Last night, I headed down to the beautiful Bell House in the Gowanus section of Brooklyn for the latest Secret Science Club event, a screening of Werner Herzog's Encounters at the End of the World, preceded by a short lecture from Dr Stephen Pekar of the Queens College School of Earth and Environmental Sciences. Dr Pekar's field is paleoclimatology, much of his work involves drilling in the ocean floor to examine microfossils in sediments.
The study of paleoclimates is crucial in determining possible climate trends. It's necessary to study past climates because, as Dr Pekar noted, the future is data poor. From about 4,000 BCE to the present, the planet has enjoyed a remarkably stable climate. With the addition of carbon dioxide in large quantities to the atmosphere since the Industrial Revolution, this stability is endangered. One alarming discovery is that there are climatological tipping points- small amounts of atmospheric CO2 can have large, often unexpected, implications in temperature increases. In the middle of the Eocene epoch, the Earth's temperature peaked due to a greenhouse effect, and Antarctica was not covered by an ice sheet (if you'll recall a former lecture, the Arctic Ocean was, to a large extent, filled with huge mats of vegetation during the Eocene). The sedimentary rock from Eocene Antarctica contains fossilized pollen from subtropical plants.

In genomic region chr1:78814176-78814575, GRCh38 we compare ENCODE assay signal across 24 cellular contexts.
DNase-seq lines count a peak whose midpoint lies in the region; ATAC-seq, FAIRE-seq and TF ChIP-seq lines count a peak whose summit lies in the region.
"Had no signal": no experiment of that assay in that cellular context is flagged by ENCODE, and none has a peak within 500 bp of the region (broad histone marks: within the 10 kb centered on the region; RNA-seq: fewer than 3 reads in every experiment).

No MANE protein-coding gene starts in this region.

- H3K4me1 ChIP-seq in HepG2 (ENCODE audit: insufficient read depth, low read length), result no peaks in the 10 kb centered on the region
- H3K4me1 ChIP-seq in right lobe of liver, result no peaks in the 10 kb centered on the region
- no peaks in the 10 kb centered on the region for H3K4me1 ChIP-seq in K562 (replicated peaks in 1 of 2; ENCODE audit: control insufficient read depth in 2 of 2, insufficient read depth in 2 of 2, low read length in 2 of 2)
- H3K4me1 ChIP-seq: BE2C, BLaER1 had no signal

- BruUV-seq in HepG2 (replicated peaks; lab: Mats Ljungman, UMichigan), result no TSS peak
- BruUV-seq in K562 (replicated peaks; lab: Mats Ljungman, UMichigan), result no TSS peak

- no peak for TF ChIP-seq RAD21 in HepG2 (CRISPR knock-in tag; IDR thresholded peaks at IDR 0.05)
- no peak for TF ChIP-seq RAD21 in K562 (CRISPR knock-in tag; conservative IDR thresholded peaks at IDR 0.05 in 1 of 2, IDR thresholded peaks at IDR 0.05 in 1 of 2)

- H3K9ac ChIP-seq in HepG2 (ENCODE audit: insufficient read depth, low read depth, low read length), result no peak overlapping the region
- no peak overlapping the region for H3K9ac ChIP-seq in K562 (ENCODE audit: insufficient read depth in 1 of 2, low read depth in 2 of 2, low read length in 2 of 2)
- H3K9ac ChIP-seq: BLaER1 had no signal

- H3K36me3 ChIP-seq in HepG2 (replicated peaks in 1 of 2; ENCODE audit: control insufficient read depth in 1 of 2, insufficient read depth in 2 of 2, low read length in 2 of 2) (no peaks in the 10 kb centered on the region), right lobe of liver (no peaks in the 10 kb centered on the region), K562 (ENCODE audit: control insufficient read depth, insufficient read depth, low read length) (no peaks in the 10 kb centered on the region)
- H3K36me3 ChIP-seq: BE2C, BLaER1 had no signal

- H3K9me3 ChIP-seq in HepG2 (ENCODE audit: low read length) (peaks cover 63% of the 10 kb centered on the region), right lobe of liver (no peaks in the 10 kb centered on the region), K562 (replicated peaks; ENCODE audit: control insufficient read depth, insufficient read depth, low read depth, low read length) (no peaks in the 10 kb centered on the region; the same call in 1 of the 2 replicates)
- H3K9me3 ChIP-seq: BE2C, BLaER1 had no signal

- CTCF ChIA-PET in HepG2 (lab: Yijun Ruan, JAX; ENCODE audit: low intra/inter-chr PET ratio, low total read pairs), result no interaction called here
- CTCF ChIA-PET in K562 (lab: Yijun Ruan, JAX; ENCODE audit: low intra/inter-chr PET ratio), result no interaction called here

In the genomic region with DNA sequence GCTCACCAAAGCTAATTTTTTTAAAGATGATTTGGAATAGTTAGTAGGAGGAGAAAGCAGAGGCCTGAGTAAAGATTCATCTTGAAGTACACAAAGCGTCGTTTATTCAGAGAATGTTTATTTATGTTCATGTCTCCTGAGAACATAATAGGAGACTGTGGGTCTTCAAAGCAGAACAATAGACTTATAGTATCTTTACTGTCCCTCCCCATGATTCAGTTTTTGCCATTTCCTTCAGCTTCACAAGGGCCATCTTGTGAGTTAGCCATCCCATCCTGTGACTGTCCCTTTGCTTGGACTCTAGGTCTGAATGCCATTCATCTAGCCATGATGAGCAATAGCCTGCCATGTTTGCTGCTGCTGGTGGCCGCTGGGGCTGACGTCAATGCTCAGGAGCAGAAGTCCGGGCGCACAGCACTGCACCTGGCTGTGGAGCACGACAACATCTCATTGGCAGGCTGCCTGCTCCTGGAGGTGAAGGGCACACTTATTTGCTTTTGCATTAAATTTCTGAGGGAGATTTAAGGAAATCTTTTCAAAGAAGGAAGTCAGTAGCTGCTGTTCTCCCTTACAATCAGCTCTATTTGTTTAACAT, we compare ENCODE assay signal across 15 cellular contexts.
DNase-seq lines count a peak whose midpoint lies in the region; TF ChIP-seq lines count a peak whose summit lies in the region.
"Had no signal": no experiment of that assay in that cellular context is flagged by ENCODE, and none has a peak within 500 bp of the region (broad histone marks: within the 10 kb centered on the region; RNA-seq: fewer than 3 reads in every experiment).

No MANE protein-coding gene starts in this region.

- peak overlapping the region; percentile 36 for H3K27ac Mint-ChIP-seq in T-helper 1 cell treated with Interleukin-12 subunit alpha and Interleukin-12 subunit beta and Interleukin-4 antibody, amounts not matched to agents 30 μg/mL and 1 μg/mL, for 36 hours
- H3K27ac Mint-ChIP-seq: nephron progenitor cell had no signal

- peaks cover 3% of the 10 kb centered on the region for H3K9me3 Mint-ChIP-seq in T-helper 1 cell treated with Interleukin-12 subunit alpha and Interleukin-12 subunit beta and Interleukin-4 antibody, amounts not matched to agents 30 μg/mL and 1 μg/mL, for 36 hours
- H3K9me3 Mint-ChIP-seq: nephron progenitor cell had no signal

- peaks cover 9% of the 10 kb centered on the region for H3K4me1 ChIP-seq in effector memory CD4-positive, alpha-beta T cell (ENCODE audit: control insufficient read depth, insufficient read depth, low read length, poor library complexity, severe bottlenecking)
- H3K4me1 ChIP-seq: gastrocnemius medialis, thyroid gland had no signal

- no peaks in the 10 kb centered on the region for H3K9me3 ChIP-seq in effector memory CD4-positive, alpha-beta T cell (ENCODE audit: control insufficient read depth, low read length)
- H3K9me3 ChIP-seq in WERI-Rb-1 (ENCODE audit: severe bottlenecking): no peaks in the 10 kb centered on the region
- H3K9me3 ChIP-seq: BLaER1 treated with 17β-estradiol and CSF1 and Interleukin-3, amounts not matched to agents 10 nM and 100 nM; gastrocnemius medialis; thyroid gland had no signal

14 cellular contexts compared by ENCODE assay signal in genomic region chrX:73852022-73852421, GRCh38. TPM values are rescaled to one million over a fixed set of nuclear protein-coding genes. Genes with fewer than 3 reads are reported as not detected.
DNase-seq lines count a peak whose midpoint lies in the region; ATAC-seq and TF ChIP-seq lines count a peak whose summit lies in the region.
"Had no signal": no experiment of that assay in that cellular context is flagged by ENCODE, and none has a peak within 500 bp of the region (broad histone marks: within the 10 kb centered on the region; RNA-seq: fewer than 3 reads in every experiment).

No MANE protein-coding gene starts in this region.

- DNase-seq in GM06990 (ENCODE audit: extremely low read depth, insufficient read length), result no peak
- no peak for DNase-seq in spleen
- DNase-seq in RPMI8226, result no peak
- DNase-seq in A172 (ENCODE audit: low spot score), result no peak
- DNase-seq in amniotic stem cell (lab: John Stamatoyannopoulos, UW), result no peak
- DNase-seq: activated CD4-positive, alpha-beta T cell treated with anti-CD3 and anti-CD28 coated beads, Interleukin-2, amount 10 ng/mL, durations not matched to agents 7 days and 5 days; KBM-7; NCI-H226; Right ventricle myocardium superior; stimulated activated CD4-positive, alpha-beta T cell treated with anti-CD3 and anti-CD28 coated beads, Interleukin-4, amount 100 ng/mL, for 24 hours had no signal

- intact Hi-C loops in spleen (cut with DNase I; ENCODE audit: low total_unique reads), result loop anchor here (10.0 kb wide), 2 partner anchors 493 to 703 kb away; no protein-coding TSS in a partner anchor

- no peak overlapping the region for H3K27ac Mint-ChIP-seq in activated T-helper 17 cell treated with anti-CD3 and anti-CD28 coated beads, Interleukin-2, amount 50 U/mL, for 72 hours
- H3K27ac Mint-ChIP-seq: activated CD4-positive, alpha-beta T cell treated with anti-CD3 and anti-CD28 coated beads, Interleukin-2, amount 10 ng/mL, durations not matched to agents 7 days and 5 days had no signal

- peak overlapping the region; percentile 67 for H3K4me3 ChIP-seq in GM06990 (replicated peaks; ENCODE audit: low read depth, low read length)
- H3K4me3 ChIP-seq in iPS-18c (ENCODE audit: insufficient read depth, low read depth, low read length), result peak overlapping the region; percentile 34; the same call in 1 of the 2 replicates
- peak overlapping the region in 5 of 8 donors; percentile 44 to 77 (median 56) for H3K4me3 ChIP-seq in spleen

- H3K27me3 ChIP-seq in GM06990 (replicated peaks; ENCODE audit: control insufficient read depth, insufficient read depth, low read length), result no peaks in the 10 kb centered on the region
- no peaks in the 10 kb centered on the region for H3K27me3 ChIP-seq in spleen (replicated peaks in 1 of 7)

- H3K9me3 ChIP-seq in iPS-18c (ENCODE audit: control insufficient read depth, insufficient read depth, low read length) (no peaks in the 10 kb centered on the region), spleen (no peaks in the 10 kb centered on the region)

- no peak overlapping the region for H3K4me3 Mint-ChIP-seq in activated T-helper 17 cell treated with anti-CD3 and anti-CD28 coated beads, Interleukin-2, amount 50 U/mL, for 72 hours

Much of Dr Pekar's lecture was a discussion of the nuts-and-bolts methodology of a working field scientist. In an experiment known as the Anvil Project, in which an air gun is used to cause vibrations in the ground which are picked up by geophones in order to determine the type of rock below the surface. Drilling is then performed in layers of sedimentary rock.
Dr Pekar then gave a brief discussion of the Integrated Ocean Drilling Program, an international organization which conducts drilling in ocean floor sediments and shared photos and stories from his work on the drilling ship JOIDES Resolution. The lecture was very entertaining, but somewhat brief due to the time constraints imposed by the film screening.
I'm going to preface this with a confession that I have been a huge Werner Herzog fan since seeing Aguirre, the Wrath of God. That being said, Encounters at the End of the World is an incredible film. It's a film of great beauty, with some extremely funny scenes, and some poignant ones. If this trailer doesn't make you want to see the movie, I'd consider dropping the banhammer on you for life:
Seriously, folks, get your hands on, and feast your peepers on, this movie. It's really an amazing film. I look forward to Werner Herzog's sequel to Aguirre 2: King of the Monkeys, in ***SPOILER ALERT*** which the conquistador's raft floats down the Amazon, then drifts to Antarctica- Aguirre 3: King of the Penguins.